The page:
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"prostitution for money or gifts was quite unknown." Adultery
after marriage was also unknown. But there was great freedom in
the formation of sexual relationships before marriage (J. Stanley
Gardiner, _Journal Anthropological Institute_, February, 1898, p.
409). Much the same is said of the Bantu Ba mbola of Africa (_op.
cit._, July-December, 1905, p. 410).
Among the early Cymri of Wales, representing a more advanced
social stage, prostitution appears to have been not absolutely
unknown, but public prostitution was punished by loss of valuable
privileges (R.B. Holt, "Marriage Laws and Customs of the Cymri,"
_Journal Anthropological Institute_, August-November, 1898, pp.
Prostitution was practically unknown in Burmah, and regarded as
shameful before the coming of the English and the example of the
modern Hindus. The missionaries have unintentionally, but
inevitably, favored the growth of prostitution by condemning free
unions (_Archives d'Anthropologie Criminelle_, November, 1903, p.
720). The English brought prostitution to India. "That was not
specially the fault of the English," said a Brahmin to Jules
Bois, "it is the crime of your civilization. We have never had
prostitutes. I mean by that horrible word the brutalized servants
of the gross desire of the passerby. We had, and we have, castes
of singers and dancers who are married to trees--yes, to
trees--by touching ceremonies which date from Vedic times; our
priests bless them and receive much money from them. They do not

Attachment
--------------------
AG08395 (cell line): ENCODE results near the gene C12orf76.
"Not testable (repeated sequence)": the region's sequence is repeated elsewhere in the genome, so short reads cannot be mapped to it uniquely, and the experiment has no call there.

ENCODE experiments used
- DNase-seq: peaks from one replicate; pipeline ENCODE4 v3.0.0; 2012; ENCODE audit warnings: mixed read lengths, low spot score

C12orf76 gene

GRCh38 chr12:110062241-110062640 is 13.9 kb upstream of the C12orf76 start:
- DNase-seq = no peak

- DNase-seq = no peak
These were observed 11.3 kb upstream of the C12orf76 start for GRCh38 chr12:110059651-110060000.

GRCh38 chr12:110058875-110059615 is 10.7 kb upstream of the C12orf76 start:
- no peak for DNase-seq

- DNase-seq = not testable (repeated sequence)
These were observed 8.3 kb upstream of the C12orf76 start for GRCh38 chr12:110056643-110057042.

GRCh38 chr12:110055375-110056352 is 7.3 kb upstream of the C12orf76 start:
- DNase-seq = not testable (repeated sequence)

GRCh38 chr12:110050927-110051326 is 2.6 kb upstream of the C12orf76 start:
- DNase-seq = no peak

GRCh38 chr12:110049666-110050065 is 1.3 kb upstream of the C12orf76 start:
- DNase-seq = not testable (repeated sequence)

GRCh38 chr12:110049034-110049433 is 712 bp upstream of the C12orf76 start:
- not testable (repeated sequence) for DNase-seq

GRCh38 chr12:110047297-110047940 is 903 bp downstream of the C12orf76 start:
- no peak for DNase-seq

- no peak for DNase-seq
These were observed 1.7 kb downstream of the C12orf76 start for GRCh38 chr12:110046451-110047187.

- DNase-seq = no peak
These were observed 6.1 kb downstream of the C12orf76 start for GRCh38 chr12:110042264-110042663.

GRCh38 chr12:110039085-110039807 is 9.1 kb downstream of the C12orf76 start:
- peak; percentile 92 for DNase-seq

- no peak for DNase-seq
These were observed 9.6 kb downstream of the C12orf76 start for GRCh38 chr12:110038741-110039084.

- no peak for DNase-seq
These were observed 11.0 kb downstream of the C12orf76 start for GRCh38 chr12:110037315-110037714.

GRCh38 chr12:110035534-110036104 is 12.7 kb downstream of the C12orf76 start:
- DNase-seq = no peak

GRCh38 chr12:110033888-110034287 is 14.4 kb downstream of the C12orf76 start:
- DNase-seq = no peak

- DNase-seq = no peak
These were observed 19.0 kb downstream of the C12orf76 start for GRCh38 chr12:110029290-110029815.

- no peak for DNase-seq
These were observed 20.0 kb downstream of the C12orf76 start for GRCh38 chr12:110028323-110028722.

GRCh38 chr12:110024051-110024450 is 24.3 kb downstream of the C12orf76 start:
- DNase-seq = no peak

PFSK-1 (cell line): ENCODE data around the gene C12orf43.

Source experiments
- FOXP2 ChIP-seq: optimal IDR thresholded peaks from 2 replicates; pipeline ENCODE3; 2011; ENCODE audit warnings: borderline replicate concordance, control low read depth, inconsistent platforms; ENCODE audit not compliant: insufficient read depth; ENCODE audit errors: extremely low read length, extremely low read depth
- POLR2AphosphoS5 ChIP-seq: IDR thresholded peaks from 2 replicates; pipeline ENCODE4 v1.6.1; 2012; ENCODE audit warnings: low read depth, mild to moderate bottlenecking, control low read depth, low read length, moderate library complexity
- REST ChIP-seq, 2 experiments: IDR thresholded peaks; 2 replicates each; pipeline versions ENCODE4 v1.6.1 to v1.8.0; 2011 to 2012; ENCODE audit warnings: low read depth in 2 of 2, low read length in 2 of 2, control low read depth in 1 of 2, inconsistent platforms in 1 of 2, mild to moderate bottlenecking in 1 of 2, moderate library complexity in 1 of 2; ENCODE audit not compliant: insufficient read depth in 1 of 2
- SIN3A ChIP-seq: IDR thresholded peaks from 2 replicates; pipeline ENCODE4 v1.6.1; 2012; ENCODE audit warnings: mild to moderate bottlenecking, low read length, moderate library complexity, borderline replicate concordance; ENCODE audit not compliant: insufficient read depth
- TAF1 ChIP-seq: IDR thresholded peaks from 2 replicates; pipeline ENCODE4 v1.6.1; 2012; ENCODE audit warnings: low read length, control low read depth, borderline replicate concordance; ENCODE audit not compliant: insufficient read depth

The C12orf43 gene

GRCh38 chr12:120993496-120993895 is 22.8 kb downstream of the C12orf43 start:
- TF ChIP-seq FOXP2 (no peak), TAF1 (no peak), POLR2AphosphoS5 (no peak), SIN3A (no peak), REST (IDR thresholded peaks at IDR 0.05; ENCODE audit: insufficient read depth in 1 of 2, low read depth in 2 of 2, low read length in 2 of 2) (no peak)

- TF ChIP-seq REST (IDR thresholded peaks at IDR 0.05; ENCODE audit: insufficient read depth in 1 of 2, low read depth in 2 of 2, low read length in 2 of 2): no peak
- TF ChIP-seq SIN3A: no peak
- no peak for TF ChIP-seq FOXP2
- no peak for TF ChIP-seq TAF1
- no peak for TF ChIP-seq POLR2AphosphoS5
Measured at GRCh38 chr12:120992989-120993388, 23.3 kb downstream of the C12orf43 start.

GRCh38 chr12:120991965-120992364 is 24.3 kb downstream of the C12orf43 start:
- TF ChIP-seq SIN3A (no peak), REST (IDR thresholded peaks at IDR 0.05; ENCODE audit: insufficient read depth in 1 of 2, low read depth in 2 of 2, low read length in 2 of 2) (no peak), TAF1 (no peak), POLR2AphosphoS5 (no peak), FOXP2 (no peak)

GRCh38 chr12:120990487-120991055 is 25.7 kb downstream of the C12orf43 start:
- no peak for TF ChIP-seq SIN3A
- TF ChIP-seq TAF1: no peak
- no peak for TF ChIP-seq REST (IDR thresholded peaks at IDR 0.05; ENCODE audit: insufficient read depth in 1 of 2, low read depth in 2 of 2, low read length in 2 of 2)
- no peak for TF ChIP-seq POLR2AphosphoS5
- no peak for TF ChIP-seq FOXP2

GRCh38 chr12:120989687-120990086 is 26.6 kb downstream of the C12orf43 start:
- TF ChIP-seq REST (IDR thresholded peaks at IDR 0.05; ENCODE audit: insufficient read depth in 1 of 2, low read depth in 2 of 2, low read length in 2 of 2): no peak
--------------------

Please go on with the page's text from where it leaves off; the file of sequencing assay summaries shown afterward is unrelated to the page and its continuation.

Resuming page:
refuse themselves to those who love them and please them. Kings
have made them rich. They represent all the arts; they are the
visible beauty of the universe" (Jules Bois, _Visions de l'Inde_,
Religious prostitutes, it may be added, "the servants of the
god," are connected with temples in Southern India and the
Deccan. They are devoted to their sacred calling from their
earliest years, and it is their chief business to dance before
the image of the god, to whom they are married (though in Upper
India professional dancing girls are married to inanimate
objects), but they are also trained in arousing and assuaging the
desires of devotees who come on pilgrimage to the shrine. For the
betrothal rites by which, in India, sacred prostitutes are
consecrated, see, e.g., A. Van Gennep, _Rites de Passage_, p.
In many parts of Western Asia, where barbarism had reached a high
stage of development, prostitution was not unknown, though
usually disapproved. The Hebrews knew it, and the historical
Biblical references to prostitutes imply little reprobation.
Jephtha was the son of a prostitute, brought up with the
legitimate children, and the story of Tamar is instructive. But
the legal codes were extremely severe on Jewish maidens who
became prostitutes (the offense was quite tolerable in strange
women), while Hebrew moralists exercised their invectives against
prostitution; it is sufficient to refer to a well-known passage
in the Book of Proverbs (see art. "Harlot," by Cheyne, in the
_Encyclopaedia Biblica_). Mahomed also severely condemned
prostitution, though somewhat more tolerant to it in slave
women; according to Haleby, however, prostitution was practically
unknown in Islam during the first centuries after the Prophet's
The Persian adherents of the somewhat ascetic _Zendavesta_ also
knew prostitution, and regarded it with repulsion: "It is the
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